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How to Hit a 'Tweener in Tennis

Getting to the net is a primary focus for many tennis players. Whether your game is built around the serve and volley, or you’re a doubles player that avoids hanging around the baseline, charging the net is a great way to end points quickly.

It’s difficult to battle against aggressive net players, and there are few alternatives for trumping a player once he establishes position at the net. Among the possibilities for circumventing the net player are hitting a passing shot for a winner, placing the ball around the opponent’s feet for a difficult half-volley, or jamming the player by hitting at his body.

However, one of the most common counterattacks against aggressive net players is the topspin lob. Topspin lobs sail over the net player’s head, dive downward because of the spin, and are difficult to return.

A well placed topspin lob doesn’t leave you with many options. You can try to take the ball out of the air, or you can chase the ball down, run around it, and hit a groundstroke. Another approach to returning a topspin lob is to hit a ‘tweener, or a between-the-legs return. Hitting a between-the-legs shot is extremely difficult, but it’s a desperation stroke that might save you when you need it most.

Hot Tip: Recognize the Situation

Remember, a ‘tweener is a last-resort shot, so you shouldn’t risk losing a point if you can avoid hitting through your legs. Occasionally, the ‘tweener will be your highest percentage shot, but this is rare. If it’s set point, you might be better off trying to run around a lob.

Practice a Side Shot

You don’t want your first attempt at a ‘tweener to be during a match. Unless you can channel your inner Roger Federer, you’ll most likely end up losing the point and hurting yourself. You need to understand the arm mechanics and contact point before you show off your trick shots during a competitive match.

Hitting against a wall is a great way to practice the ‘tweener, and it will help you grow more comfortable with the stroke.

  • Stand with your back to the wall and drop a ball on the same side as your dominant hand.
  • Your goal is to hit the ball backwards — but not through your legs — against the wall and clear the imaginary net.
  • Don’t tense up on your stroke. Start your stroke from about head-level with a Continental grip, and focus on flicking your wrist when your arm reaches the point where it’s perpendicular to the ground.
  • You should make contact with the ball when it’s only 7 to 10 inches off the ground. The ball should be close to bouncing a second time.
  • You want to minimize your follow through by flicking your wrist. Avoid any extraneous arm movement other than your wrist. You should not follow through with your entire arm.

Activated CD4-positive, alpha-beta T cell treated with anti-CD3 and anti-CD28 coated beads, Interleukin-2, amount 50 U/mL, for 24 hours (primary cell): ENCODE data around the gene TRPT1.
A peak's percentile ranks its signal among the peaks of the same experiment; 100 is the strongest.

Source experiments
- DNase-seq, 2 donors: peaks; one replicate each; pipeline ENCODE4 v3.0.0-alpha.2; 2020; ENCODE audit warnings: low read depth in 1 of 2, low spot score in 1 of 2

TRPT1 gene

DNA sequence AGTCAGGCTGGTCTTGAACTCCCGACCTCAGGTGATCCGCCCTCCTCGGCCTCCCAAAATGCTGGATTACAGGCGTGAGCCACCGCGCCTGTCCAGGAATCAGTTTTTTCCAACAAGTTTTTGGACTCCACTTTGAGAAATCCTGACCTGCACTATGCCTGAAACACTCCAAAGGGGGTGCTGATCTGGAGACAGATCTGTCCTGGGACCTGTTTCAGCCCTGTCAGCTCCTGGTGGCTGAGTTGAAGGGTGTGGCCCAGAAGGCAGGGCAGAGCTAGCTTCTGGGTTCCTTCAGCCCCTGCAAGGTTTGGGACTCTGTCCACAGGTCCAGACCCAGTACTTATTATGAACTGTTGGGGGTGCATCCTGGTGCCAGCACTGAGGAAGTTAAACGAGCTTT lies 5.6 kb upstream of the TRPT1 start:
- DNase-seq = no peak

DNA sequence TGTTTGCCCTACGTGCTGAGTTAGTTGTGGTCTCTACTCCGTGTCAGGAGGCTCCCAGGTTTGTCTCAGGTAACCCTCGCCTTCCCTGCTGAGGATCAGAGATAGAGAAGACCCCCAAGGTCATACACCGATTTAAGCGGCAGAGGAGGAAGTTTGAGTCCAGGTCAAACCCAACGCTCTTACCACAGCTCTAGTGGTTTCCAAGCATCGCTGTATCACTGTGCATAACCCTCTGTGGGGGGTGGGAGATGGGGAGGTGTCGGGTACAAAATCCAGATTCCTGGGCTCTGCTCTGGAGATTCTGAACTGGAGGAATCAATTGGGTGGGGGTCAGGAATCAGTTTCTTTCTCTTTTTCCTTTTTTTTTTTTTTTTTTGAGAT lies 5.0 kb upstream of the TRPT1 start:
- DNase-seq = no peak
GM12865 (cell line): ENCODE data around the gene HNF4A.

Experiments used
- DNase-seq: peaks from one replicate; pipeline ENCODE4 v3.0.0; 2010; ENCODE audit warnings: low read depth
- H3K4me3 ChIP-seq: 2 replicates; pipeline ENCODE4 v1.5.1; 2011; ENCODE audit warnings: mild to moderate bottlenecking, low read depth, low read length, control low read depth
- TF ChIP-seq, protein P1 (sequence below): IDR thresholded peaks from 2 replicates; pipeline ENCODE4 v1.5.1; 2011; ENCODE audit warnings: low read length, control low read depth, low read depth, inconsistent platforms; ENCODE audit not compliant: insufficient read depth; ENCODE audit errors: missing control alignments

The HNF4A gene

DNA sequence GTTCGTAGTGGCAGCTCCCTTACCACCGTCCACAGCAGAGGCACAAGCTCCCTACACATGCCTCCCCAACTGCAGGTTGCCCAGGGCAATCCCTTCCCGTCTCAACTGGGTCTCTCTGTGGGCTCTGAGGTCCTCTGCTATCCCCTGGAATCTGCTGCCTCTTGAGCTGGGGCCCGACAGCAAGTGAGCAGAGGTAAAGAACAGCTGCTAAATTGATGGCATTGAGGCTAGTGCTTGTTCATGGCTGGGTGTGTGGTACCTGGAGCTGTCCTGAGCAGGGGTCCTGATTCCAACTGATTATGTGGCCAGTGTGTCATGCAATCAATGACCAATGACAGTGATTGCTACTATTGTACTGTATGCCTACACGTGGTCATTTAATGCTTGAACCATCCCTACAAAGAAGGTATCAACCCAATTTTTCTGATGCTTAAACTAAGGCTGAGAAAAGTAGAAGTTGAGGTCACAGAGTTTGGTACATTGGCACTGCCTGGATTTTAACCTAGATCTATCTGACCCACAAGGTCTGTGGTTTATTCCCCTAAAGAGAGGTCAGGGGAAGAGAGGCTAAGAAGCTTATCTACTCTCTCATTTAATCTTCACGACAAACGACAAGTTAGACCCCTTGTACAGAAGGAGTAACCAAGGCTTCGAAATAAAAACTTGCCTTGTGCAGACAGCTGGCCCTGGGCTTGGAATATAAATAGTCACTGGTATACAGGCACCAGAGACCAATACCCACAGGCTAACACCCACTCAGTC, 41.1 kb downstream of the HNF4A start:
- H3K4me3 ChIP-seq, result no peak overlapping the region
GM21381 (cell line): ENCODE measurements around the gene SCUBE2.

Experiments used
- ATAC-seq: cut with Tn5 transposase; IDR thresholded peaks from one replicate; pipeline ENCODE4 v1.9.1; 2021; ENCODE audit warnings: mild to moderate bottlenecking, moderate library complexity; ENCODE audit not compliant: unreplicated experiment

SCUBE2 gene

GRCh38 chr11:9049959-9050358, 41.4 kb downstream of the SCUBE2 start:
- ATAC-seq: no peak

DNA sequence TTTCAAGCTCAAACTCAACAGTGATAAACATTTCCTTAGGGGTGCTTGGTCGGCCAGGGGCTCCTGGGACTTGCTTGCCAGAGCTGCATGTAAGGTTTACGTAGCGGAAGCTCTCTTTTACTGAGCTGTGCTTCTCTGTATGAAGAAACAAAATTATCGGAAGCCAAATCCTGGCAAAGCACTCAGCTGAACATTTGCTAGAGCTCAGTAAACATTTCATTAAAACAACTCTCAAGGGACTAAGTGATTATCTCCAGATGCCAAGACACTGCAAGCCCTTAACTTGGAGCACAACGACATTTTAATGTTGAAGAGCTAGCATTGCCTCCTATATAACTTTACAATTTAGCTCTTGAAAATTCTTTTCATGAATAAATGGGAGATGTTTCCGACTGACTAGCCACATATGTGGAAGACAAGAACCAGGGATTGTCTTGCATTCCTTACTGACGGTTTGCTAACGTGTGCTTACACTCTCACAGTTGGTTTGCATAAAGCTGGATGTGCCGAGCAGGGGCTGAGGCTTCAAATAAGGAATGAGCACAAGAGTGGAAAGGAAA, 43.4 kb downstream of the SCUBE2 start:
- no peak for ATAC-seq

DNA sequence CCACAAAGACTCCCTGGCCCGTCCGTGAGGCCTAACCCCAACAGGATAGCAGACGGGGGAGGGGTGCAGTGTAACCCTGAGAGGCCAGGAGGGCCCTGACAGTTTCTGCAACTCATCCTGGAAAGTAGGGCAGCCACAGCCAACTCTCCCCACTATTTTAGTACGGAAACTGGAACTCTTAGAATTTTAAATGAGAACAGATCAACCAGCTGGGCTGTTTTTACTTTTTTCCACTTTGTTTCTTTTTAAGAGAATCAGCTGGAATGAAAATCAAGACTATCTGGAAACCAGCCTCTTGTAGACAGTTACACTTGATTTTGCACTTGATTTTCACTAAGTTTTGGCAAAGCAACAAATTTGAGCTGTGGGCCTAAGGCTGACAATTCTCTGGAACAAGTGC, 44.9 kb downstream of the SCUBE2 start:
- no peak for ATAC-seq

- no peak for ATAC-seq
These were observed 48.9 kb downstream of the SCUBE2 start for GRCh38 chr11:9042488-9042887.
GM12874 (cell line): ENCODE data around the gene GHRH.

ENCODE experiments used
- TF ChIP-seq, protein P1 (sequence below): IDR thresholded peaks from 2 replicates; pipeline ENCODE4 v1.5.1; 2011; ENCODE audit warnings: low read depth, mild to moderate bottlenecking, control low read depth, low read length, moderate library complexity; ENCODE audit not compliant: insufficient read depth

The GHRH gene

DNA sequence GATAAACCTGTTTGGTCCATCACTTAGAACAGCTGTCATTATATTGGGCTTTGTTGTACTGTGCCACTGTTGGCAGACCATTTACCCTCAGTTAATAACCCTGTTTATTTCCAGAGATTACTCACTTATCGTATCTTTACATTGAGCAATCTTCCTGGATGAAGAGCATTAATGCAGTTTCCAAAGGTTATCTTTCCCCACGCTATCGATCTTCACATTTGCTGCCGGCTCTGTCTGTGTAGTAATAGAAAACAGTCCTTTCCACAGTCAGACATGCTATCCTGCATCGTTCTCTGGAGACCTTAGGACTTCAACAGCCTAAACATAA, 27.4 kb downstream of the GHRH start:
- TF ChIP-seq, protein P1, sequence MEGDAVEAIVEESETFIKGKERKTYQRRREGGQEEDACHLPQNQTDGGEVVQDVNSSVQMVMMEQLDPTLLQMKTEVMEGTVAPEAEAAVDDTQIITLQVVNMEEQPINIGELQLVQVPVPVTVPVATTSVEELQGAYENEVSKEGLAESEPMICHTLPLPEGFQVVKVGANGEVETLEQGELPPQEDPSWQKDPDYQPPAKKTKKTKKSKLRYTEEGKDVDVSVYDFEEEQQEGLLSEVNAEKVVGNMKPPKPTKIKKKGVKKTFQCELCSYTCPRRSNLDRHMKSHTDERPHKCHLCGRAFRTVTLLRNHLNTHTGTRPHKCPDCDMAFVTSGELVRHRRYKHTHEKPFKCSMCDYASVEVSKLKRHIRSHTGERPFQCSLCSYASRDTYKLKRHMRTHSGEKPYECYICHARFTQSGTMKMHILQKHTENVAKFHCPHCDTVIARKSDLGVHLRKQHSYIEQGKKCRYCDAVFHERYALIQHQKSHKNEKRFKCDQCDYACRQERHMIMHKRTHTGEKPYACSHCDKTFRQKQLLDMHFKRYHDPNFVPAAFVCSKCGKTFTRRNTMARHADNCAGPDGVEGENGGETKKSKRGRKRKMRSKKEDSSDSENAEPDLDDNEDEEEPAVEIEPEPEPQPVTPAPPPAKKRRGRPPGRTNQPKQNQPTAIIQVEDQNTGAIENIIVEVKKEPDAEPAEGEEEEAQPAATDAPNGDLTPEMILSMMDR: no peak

Now that you understand the mechanics of the stroke, you’re ready to attempt a between-the-legs shot. Once again, however, you should practice on a wall or with a partner before you try to hit a ‘tweener in a match situation.

Steps to Success

Focus on mastering one skill at a time when practicing the ‘tweener. Once you’ve conquered the first step, move on and perfect the following phases in turn.

Utilize Stutter Steps

Once you’re comfortable with the stroke itself, you need to learn how to put yourself in the proper position to hit a ‘tweener. Timing the stroke is difficult because you’re sprinting to catch up to the lob, but you don’t want to overrun the ball. Properly utilizing stutter steps will help you set up for the shot and stay balanced. As you approach the ball and it’s on the way down, shorten your strides and take quick stutter steps.

Let the Ball Drop

Just like practicing shots to the side of your body, you want to make contact with the ball when it’s close to the ground. Your racquet face naturally opens up when you hit a ‘tweener, so you don’t need to worry about taking the ball as it rises. You should make contact when the ball is nearing a second bounce and is less than a foot off the ground. Your arm should be fully extended when you make contact with the ball, so let the ball drop more if your arm is bent.

Hot Tip: Lift Your Leg

Don’t keep both feet planted on the ground when you’re swinging. A right-handed player should lift his left leg slightly off the ground as he makes contact with the ball. Lifting your leg gives you more room for the racquet to slide through your legs.

Run Through the Shot

Don’t bask in the glory of hitting a ‘tweener and celebrate by watching the ball soar through the air. You need to keep moving forward (towards the back fence) once you make contact with the ball. Returning a ‘tweener is difficult because it’s hard to determine the direction of the ball, so don’t disrupt your rhythm by immediately turning around. Complete the stroke by continuing your momentum and running through the shot.

Handle with Caution

The ‘tweener is a useful shot, but it’s also dangerous (more so for men) and difficult to pull off. You don’t need to incorporate the shot into your game if you’re not ready to do so. Gradually integrate the shot into your arsenal of strokes, and practice every now and then when you’re at the courts.

You're chasing down a lob and the point is in jeopardy. How can you breathe life back into the rally? This guide outlines the trickiest shot in tennis: The ‘tweener.
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